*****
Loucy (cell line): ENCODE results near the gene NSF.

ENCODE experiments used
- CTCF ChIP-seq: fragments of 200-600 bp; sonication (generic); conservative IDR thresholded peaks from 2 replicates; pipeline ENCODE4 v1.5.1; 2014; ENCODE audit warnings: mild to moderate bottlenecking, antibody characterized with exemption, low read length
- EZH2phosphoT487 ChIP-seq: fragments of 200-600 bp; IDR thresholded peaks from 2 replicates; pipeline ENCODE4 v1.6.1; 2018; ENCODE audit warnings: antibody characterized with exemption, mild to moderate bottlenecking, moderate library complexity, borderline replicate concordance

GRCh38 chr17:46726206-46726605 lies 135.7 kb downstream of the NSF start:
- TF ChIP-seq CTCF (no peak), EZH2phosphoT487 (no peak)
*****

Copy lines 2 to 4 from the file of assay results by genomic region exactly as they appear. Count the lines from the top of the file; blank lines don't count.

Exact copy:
ENCODE experiments used
- CTCF ChIP-seq: fragments of 200-600 bp; sonication (generic); conservative IDR thresholded peaks from 2 replicates; pipeline ENCODE4 v1.5.1; 2014; ENCODE audit warnings: mild to moderate bottlenecking, antibody characterized with exemption, low read length
- EZH2phosphoT487 ChIP-seq: fragments of 200-600 bp; IDR thresholded peaks from 2 replicates; pipeline ENCODE4 v1.6.1; 2018; ENCODE audit warnings: antibody characterized with exemption, mild to moderate bottlenecking, moderate library complexity, borderline replicate concordance